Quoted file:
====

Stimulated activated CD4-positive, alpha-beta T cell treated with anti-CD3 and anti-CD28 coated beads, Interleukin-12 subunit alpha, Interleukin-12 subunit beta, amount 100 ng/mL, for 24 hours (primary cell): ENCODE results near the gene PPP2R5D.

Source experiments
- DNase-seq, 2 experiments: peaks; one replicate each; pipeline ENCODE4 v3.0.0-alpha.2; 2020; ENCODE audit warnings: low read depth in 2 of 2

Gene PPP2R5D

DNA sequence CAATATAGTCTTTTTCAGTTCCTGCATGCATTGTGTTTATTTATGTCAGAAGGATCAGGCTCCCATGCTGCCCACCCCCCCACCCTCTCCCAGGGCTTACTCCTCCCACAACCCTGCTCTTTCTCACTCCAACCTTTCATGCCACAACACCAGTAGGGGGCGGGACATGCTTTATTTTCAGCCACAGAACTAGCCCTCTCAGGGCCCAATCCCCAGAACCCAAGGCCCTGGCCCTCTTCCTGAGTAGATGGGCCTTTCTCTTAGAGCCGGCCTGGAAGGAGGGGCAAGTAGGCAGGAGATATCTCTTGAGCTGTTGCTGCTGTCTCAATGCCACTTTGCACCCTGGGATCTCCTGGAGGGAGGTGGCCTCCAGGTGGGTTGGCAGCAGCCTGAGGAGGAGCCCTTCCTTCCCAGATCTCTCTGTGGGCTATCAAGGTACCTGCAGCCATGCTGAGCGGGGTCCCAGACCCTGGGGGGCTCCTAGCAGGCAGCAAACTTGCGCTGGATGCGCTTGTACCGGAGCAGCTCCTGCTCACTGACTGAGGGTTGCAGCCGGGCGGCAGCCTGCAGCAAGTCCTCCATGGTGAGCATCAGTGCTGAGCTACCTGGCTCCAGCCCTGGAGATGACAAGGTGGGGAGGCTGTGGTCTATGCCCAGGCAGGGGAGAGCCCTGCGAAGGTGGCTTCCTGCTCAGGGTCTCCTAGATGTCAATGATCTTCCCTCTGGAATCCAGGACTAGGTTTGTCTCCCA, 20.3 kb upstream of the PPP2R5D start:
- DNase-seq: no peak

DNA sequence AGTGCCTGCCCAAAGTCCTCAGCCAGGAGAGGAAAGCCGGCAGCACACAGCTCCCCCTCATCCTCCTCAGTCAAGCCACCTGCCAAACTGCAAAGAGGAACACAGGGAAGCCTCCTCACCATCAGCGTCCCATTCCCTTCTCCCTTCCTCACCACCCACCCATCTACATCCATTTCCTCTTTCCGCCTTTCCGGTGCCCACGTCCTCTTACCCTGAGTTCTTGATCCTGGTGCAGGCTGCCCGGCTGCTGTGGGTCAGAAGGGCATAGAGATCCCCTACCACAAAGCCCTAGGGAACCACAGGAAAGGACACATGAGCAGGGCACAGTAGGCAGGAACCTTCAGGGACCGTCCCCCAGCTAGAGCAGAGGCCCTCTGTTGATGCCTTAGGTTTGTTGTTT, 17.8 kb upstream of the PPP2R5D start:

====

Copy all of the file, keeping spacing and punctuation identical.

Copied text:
Stimulated activated CD4-positive, alpha-beta T cell treated with anti-CD3 and anti-CD28 coated beads, Interleukin-12 subunit alpha, Interleukin-12 subunit beta, amount 100 ng/mL, for 24 hours (primary cell): ENCODE results near the gene PPP2R5D.

Source experiments
- DNase-seq, 2 experiments: peaks; one replicate each; pipeline ENCODE4 v3.0.0-alpha.2; 2020; ENCODE audit warnings: low read depth in 2 of 2

Gene PPP2R5D

DNA sequence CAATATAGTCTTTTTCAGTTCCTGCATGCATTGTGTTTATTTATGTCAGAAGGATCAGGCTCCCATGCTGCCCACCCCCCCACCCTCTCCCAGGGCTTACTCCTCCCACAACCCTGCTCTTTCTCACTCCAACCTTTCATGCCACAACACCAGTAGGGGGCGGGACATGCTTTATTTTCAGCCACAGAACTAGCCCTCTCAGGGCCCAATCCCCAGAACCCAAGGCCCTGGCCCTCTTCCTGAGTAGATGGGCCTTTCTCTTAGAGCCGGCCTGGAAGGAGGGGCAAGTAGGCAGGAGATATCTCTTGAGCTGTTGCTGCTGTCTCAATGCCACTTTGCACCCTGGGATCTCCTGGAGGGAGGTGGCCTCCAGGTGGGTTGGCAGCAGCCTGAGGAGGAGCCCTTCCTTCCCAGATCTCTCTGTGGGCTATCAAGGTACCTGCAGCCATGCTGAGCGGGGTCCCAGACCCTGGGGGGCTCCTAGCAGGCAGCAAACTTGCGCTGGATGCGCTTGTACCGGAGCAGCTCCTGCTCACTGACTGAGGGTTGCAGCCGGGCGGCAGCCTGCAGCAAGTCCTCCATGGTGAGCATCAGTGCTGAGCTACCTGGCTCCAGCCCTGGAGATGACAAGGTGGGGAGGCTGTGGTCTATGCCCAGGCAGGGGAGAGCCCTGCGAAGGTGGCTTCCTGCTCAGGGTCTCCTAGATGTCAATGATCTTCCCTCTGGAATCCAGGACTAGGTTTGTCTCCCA, 20.3 kb upstream of the PPP2R5D start:
- DNase-seq: no peak

DNA sequence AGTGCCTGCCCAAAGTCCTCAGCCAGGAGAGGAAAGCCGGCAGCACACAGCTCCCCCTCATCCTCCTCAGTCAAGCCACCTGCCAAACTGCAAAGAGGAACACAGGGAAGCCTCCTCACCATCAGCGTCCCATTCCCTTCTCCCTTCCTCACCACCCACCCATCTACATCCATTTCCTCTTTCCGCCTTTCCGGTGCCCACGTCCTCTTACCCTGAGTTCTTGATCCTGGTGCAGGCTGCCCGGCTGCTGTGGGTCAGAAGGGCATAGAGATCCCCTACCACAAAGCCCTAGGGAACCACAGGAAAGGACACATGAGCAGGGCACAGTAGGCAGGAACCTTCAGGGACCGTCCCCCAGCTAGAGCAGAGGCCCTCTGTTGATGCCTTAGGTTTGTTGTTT, 17.8 kb upstream of the PPP2R5D start: